One of the most powerful moments from The Tragically Hip’s final show in Kingston was when lead singer Gord Downie offered a mid-set shoutout to the North.
The North, of course, was a geographical metaphor for Canada’s neglected and abused Aboriginal communities.
“What’s going on up there ain’t good,” he said, referring to “the people way up North, that we were trained our entire lives to ignore, trained our entire lives to hear not a word of what’s going on up there.”
One of those people, whose story became the subject of a Heritage Minute earlier this year, is Chanie Wenjack, a 12-year-old Anishinaabe boy who died of hunger and exposure to harsh weather when he ran away from his residential school in 1966.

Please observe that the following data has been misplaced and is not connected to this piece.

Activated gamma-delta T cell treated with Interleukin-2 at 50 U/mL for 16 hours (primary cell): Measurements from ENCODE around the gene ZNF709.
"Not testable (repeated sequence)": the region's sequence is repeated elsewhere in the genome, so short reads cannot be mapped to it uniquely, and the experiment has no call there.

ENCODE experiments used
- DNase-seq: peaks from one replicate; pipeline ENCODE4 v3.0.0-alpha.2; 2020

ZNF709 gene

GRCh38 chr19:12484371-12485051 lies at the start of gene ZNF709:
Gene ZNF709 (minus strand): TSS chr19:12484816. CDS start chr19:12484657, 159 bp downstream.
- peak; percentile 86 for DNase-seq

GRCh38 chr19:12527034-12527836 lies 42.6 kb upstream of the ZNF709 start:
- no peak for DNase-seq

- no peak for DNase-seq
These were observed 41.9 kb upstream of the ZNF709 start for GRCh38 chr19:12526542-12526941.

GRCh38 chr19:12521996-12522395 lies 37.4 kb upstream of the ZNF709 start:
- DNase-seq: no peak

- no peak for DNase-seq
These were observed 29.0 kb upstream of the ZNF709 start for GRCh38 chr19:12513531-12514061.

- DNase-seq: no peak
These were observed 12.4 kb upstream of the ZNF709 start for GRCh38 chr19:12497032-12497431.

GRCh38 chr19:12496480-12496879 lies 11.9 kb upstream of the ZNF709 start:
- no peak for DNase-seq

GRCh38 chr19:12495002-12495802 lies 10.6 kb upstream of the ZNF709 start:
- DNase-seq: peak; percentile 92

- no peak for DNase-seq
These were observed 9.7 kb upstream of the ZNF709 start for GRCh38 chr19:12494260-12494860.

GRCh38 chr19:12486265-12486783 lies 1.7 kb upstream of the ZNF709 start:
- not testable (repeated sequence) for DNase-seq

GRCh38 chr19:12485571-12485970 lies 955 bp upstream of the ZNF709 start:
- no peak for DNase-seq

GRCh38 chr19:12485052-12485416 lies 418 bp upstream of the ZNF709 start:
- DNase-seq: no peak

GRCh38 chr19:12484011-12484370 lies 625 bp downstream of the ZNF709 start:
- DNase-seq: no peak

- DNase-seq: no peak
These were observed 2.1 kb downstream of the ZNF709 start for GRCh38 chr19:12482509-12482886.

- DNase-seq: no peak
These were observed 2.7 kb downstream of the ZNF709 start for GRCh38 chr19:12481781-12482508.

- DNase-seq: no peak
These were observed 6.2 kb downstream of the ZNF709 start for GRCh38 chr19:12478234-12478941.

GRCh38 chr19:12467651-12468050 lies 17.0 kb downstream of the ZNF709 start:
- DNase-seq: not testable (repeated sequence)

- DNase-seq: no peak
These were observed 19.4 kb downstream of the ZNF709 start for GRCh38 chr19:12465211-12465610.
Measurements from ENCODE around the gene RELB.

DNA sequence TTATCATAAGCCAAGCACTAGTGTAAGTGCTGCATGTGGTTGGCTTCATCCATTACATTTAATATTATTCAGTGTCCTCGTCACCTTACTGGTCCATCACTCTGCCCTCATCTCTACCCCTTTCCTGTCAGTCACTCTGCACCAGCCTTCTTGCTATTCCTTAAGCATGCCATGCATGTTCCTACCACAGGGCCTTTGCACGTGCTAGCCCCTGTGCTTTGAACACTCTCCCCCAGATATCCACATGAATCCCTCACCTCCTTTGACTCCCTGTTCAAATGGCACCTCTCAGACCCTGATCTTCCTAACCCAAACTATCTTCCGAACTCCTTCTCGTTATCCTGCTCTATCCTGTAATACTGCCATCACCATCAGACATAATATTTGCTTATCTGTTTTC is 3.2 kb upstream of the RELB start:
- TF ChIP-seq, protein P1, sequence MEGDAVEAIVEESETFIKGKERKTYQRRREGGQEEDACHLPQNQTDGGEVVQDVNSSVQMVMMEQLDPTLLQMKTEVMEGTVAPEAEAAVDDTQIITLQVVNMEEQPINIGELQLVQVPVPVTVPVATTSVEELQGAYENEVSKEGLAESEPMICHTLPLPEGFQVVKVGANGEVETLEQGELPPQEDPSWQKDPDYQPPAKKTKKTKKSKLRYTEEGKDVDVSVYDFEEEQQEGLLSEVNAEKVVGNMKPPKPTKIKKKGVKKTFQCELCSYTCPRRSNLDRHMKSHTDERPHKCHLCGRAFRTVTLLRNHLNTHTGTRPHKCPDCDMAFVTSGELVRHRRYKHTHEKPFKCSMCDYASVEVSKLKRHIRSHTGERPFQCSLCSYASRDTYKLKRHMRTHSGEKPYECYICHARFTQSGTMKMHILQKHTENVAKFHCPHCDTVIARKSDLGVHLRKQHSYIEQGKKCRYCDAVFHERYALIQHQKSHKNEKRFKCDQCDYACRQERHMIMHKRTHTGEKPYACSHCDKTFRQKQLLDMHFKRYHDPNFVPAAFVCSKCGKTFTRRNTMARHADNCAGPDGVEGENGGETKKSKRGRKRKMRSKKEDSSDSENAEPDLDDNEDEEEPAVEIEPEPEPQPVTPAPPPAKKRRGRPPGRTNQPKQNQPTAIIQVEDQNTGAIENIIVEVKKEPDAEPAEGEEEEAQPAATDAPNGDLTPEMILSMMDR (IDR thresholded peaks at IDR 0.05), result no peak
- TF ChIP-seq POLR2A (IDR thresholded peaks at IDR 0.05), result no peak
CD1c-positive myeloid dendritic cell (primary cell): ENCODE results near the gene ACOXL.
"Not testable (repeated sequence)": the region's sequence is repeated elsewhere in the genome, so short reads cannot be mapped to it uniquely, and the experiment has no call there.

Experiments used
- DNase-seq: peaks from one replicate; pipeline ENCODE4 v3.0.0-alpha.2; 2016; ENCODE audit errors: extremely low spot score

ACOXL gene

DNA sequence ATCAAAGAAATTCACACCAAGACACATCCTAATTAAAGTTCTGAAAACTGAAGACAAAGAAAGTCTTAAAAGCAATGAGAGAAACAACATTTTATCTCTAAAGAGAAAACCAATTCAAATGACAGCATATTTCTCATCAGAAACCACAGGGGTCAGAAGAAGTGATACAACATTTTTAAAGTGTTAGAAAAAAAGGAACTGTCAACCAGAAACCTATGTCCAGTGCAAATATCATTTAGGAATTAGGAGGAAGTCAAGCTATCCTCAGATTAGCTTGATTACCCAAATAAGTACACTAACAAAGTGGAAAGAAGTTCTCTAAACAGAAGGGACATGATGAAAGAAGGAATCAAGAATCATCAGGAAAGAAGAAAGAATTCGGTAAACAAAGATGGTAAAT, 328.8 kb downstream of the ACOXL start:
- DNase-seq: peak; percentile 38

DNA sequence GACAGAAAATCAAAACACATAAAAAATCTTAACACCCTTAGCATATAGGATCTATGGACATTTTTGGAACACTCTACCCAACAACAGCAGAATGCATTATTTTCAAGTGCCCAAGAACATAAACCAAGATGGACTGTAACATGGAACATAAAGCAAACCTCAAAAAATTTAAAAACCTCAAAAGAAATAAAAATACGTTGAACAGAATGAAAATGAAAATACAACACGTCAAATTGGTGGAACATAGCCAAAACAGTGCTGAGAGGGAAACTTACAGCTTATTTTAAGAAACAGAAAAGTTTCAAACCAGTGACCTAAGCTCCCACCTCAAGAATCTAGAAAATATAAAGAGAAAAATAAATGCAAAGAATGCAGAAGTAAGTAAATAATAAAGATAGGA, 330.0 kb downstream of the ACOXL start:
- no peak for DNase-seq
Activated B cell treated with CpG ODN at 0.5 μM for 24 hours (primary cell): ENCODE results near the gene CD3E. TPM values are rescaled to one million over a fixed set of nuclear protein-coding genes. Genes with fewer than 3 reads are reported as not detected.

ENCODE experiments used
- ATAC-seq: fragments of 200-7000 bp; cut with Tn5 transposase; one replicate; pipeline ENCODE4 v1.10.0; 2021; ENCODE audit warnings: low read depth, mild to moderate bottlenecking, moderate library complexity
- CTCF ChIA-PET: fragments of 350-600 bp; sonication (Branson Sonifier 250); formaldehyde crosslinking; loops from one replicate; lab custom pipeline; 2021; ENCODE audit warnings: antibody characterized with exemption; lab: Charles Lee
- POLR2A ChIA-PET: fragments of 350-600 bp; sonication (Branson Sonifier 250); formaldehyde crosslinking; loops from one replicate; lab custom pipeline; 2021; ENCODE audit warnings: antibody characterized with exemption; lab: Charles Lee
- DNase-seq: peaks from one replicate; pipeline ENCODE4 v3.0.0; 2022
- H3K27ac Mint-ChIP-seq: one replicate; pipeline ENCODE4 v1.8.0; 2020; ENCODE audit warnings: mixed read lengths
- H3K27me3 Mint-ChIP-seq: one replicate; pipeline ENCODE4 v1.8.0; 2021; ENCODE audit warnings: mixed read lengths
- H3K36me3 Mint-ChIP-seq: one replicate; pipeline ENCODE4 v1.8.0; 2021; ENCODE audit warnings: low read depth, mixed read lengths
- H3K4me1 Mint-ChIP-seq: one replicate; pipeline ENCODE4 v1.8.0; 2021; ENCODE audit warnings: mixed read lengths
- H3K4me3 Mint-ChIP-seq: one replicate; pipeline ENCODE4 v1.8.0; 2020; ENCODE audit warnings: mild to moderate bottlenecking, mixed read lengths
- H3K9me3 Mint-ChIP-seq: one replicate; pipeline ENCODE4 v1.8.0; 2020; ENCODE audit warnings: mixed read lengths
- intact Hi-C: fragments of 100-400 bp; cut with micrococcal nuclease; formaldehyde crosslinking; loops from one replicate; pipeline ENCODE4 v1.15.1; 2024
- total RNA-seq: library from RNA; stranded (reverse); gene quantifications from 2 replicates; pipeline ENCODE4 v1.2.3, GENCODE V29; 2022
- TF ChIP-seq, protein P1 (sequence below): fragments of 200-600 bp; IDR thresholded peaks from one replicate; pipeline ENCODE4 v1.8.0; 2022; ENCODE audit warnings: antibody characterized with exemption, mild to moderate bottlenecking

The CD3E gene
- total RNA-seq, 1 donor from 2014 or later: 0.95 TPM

Downie will commemorate Wenjack next month by releasing a solo album and graphic novel that reveals the boy’s true story.
“I never knew Chanie, the child his teachers misnamed Charlie, but I will always love him,” the Tragically Hip frontman said in a statement Friday. “Chanie haunts me. His story is Canada’s story. We are not the country we thought we were. History will be re-written. We are all accountable.”
The project is called Secret Path and began as a series of 10 poems that were subsequently recorded as songs in 2013. The album will be released on October 18, accompanied by an 88-page graphic novel illustrated by Jeff Lemire.